Former POW shares resilience techniques
One of the military’s leading resilience experts spoke to an audience of Soldiers, Airmen and civilians at the Joint Base Elmendorf-Richardson Education Center lecture hall, Monday about how to build mentally stronger troops and families.
Army Brig. Gen. (Dr.) Rhonda Cornum, Comprehensive Soldier Fitness director, and former prisoner of war, was a captive of Iraqi forces for eight days in 1991, after the Black Hawk helicopter she served on as a flight surgeon was shot down.
Of the eight-person crew, five died in the crash.
Cornum talked to her audience about what went through her mind while she was held prisoner and how her thought processes then apply to what troops in combat and families at home are going through now.
Techniques she used to survive her imprisonment and thrive after her ordeal are part of the training her team will teach to selected unit representatives.
Instructors will teach a program which was developed by Cornum and others at the Walter Reed Army Institute of Research, in conjunction with the University of Pennsylvania and the Army Center for Enhanced Performance.
“Academically, I believe that this is really important,” Cornum said. “There have been 17 published studies that show that this program works, in terms of improving peoples outcomes. Personally, I know it works because I apply those skills to my life.”
Cornum survived being shot down, breaking both arms and being threatened with death by Iraqi forces.
“I got shot down, broke a bunch of bones, got shot,” Cornum said. “I had the mock execution with the Iraqi guy with the gun to the back of my head - you don’t know
it’s a mock execution of course until you’re still alive at the end of it.”
Cornum said she has always tried to turn a disadvantage into an advantage, even when she was faced point-blank with the end of her life.
“I was racking my brain looking for an advantage to this,” Cornum said. “The only thing I could come up with at the time was ‘At least it won’t hurt.’”
This technique is called cognitive reframing, she said, and MRT class members will learn to teach this method and others to members of their units and organizations.
Cornum said after she got back and continued her career people often asked her how she handled being a POW.
These questions led her to conduct research in the methods with which people overcome adversity, she said.
The MRT course draws on scientifically-proven research to identify techniques for overcoming stress and strain, according to the course’s primary civilian instructor.
“The last 20 years of research, of studying this has enabled a lot of answers to those questions so now we have a pretty good sense of what the component parts are to resilience,” said Bob Szybist, Master Resilient Trainer Course, primary instructor. “We’re going to define that, we’re going to break it down and then we’re going to learn the skills that enable those things to happen.”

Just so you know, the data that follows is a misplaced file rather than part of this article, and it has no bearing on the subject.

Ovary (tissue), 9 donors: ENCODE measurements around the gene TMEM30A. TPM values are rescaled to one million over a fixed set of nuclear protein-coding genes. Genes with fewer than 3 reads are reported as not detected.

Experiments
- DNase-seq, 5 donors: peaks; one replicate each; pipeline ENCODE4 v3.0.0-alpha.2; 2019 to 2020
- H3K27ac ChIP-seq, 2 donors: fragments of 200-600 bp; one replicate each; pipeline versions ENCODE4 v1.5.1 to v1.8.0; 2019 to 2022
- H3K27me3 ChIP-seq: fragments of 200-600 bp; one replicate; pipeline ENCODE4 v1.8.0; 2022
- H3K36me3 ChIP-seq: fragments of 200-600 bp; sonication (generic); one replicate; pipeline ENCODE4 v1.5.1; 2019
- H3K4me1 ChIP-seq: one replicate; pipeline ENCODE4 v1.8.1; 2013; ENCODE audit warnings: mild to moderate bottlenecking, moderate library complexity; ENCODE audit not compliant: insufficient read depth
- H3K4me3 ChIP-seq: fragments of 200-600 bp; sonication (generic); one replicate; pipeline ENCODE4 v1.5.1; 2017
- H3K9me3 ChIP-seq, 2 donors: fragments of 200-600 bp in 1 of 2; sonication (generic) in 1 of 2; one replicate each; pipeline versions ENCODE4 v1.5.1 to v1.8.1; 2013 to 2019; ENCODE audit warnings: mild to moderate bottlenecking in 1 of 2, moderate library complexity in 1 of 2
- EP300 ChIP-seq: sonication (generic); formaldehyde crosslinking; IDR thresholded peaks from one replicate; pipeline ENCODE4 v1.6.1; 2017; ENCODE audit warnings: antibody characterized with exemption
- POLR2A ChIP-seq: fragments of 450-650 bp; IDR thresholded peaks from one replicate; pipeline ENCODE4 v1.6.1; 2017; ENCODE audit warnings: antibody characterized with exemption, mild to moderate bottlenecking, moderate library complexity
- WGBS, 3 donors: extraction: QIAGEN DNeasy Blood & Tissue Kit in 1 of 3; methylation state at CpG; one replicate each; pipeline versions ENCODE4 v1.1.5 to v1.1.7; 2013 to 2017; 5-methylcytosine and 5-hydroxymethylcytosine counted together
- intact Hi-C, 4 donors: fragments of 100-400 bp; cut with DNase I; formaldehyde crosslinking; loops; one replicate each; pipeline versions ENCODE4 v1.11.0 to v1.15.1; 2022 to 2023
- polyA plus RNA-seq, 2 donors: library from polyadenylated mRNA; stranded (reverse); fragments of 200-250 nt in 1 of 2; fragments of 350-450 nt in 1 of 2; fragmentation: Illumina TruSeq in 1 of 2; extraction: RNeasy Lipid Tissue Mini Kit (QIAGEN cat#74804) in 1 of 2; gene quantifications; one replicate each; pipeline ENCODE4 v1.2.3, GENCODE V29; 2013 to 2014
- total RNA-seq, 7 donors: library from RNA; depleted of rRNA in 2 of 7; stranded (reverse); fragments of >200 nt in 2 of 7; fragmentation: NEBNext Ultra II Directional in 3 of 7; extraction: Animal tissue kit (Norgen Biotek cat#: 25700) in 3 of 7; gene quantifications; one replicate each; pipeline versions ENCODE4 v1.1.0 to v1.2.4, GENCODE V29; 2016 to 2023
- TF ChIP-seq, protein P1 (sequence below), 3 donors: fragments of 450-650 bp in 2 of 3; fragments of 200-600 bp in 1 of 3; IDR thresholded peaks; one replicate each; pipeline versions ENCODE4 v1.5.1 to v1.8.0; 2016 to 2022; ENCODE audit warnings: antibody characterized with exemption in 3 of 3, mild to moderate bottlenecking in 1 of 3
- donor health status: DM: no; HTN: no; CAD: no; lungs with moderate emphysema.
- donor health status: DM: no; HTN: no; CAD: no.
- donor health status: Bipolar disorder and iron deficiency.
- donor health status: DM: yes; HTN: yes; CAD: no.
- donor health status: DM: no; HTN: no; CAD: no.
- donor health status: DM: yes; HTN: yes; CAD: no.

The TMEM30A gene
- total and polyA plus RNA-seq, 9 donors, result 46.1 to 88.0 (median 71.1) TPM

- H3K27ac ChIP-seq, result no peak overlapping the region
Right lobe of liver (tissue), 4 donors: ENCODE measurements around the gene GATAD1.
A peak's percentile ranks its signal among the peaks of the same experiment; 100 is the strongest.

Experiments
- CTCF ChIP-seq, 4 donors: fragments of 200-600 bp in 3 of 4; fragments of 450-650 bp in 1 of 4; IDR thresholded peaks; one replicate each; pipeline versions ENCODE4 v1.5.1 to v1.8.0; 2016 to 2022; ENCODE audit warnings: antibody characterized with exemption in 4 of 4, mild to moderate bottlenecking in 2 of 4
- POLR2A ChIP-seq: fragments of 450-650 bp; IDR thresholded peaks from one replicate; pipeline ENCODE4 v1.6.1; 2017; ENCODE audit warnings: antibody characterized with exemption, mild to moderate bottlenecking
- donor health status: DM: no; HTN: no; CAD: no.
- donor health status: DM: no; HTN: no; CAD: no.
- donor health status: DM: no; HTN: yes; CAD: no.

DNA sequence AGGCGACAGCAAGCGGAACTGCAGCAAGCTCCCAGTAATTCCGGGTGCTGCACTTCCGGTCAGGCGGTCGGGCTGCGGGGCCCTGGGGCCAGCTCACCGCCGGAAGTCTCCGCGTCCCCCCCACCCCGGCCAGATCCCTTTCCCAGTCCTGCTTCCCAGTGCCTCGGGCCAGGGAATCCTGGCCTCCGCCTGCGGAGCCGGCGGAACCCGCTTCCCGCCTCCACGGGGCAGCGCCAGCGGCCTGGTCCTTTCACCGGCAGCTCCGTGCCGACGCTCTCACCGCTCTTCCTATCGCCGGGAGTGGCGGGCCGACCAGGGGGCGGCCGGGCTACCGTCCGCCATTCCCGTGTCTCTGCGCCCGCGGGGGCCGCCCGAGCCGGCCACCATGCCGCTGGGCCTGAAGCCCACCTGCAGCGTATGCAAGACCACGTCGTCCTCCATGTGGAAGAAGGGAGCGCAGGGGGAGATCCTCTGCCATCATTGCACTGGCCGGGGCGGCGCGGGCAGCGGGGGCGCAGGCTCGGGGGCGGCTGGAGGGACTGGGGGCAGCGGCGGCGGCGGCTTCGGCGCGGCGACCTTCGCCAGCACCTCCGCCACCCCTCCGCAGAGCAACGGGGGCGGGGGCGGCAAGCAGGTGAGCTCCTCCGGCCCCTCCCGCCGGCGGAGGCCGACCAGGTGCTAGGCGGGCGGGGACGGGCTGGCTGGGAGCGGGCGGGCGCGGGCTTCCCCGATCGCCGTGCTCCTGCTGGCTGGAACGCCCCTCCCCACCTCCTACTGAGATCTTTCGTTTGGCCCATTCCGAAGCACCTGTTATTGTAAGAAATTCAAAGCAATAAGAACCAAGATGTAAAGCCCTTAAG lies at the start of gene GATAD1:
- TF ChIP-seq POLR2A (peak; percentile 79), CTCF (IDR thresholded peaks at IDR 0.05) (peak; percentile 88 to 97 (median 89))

Szybist, Cornum and Army Maj. Gen. Raymond Palumbo, U.S. Army Alaska, commanding general gave opening remarks to kick off the two weeks of resilience training.
Approximately 73 unit representatives from JBER, Fort Wainwright, Fort Greely, Fort Shafter and Schofield Barracks, Hawaii, including Airmen, as well as Army and Air Force civilians were present on day one.
Class instructors teach five modules: defining resilience, mental toughness, character strengths, building strong relationships and sustainment.
Palumbo encouraged the students to take the training seriously, so they could learn and pass the benefits along to others.
“Every one of you is so important to Comprehensive Soldier Fitness,” Army Maj. Gen. Raymond Palumbo said. “Here in USARAK, I call it Comprehensive Soldier and Family Fitness, because you can’t have a strong, ready Soldier without a strong, ready family. The tools you’re going to learn here in this next 10 days in the curriculum are going to be so important.”
The key to training, is sharing and teaching once class is done, Palumbo said.
“You’re not learning just for you - although I think it’s going to help you and your families, no doubt about it,” Palumbo said. “You are going to get better - but it’s about the team.”
Palumbo challenged the group to spread the training once they finish.
After completing the course, trainers will be able to provide small-group, pre- and post-deployment resilience education to their units, with a quarterly requirement of two hours minimum.
In USARAK, each Soldier will receive 20 hours of resilience training, Palumbo said.
The program started out as a resource for Soldiers, but the rest of the military and families can now access the Global Assessment Tool, which can help identify potential problems.
Online resilience training is also available to promote resilience awareness, education and improvement.
“For families, we’ve made it much easier now to access the GAT and the online training,” Cornum said.
Families can use a Common Access Card or register once online to gain access to resilience resources.
Soldiers and families can visit www.us.army.mil and look for the Self Service and My Medical pages for access to the GAT and online resilience training.
At www.my.af.mil, on the Life & Career and Health pages, Airmen can complete pre- and post- deployment resilience training, as well as the post-deployment health reassessment.
Visit www.resilience.army.mil for more information about the MRT program.